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Enterprise vs Citizen Education


Enterprise Education Citizen Education
  • Understanding business
  • Understanding the world
  • Contract-based
  • Self-motivation
  • Acquisitiveness, materialism
  • Taking responsibility for one’s own actions and future
  • Ethics-based
  • Self-motivation
  • Concern with social justice
  • Socially responsible
  • Creative, innovative
  • Flexible, adaptable
  • Ability to take advantage of opportunities
  • Willingness to take risks
  • Critical thinking
  • Challenging the status quo
  • Ability to see what the problem is
  • Analytical and creative skills
  • Avoiding unnecessary risks
  • Task-oriented, outcomes focused
  • ‘can-do’ attitude
  • Pro-active, taking initiative
  • Community-oriented
  • Politically active
  • Skills in negotiating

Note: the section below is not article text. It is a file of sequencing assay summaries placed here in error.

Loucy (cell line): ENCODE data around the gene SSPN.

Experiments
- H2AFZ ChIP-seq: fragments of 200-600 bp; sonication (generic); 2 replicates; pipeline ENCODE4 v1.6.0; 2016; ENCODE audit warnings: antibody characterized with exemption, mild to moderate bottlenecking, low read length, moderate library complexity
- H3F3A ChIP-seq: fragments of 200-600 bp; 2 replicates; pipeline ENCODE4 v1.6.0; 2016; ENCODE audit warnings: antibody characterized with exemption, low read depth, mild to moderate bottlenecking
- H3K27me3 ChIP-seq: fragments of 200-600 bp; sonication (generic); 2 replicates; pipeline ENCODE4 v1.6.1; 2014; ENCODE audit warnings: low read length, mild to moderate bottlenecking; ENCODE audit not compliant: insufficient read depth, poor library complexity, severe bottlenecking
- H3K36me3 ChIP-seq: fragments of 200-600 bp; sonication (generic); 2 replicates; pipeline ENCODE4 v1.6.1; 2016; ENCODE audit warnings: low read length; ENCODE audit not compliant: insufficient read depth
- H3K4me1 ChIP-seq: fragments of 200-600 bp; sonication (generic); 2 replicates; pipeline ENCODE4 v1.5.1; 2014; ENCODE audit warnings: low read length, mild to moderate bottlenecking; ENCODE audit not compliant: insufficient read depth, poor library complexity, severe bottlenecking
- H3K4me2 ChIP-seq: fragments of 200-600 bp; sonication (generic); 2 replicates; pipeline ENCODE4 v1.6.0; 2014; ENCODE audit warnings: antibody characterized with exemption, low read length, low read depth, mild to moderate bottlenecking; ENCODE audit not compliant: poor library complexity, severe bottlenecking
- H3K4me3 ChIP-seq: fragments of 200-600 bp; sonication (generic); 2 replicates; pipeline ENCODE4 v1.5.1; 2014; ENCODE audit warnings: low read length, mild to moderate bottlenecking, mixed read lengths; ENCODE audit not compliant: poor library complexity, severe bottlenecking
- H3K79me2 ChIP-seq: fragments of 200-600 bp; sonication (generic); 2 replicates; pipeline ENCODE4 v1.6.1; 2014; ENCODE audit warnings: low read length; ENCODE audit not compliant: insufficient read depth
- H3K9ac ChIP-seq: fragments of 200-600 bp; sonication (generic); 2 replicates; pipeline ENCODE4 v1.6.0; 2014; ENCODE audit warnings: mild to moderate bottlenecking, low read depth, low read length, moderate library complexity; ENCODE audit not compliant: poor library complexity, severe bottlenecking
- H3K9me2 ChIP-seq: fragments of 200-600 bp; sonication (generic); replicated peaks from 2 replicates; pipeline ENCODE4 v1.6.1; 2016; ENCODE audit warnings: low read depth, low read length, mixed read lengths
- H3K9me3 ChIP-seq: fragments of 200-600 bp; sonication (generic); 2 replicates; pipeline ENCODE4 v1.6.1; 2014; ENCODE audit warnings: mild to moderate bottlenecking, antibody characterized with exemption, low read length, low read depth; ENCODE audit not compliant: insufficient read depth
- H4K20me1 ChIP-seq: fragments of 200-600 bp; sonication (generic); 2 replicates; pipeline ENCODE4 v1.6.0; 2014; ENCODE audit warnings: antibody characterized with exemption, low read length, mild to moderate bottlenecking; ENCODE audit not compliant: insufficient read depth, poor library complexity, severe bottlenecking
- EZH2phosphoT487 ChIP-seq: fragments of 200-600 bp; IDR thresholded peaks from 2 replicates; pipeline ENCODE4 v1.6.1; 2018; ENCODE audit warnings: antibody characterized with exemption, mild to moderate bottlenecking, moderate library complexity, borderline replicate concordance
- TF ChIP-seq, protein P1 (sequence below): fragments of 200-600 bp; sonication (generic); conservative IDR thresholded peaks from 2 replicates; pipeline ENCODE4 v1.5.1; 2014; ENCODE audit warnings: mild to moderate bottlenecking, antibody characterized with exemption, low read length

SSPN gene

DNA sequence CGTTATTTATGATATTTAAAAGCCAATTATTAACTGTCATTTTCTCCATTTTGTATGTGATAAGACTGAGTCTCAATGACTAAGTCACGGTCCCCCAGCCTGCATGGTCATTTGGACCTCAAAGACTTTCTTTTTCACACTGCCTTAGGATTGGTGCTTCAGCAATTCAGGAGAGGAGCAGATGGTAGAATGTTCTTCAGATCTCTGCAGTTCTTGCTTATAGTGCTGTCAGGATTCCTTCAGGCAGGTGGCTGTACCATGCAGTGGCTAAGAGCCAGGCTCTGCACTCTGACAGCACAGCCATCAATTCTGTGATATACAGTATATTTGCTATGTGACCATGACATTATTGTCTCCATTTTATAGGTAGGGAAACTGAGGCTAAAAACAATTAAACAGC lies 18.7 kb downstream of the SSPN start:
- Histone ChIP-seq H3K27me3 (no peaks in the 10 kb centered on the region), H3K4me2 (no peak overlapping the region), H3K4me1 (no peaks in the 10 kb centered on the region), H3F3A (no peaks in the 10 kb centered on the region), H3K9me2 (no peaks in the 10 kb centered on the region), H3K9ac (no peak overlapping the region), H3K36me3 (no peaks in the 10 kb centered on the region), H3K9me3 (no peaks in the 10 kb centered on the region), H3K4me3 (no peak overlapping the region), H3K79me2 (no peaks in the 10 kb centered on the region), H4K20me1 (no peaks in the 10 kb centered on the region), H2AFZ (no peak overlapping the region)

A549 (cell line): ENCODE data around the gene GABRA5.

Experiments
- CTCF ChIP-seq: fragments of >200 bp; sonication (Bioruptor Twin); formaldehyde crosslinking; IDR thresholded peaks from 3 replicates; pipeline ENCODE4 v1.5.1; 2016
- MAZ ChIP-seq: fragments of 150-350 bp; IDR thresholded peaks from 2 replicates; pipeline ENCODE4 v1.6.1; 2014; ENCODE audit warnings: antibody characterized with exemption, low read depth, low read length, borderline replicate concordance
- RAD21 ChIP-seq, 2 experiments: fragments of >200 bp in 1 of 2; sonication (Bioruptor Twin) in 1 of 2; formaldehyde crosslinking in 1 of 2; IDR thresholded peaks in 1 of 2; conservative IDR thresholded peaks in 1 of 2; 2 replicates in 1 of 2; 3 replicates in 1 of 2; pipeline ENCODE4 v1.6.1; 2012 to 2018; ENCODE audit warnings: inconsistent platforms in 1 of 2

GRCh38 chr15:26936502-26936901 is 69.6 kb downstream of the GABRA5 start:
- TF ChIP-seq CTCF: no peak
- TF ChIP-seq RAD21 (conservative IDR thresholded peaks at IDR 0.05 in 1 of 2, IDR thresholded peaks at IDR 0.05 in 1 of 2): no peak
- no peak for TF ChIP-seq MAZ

• Ability to manage and use a network
  • Skills in cooperating and collaborating

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Quote from TeacherNet Ironically, advocates of enterprise education stressed the need for more progressive approaches to enterprise education including problem-based, student-centred learning; collaborative and cooperative activities; cross-curriculum; teachers as coaches or facilitators rather than instructors; and hands on experience-based learning: “The best way to teach enterprise is through experiential learning and not didactically as most other subjects are taught.”

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UK Enterprise Education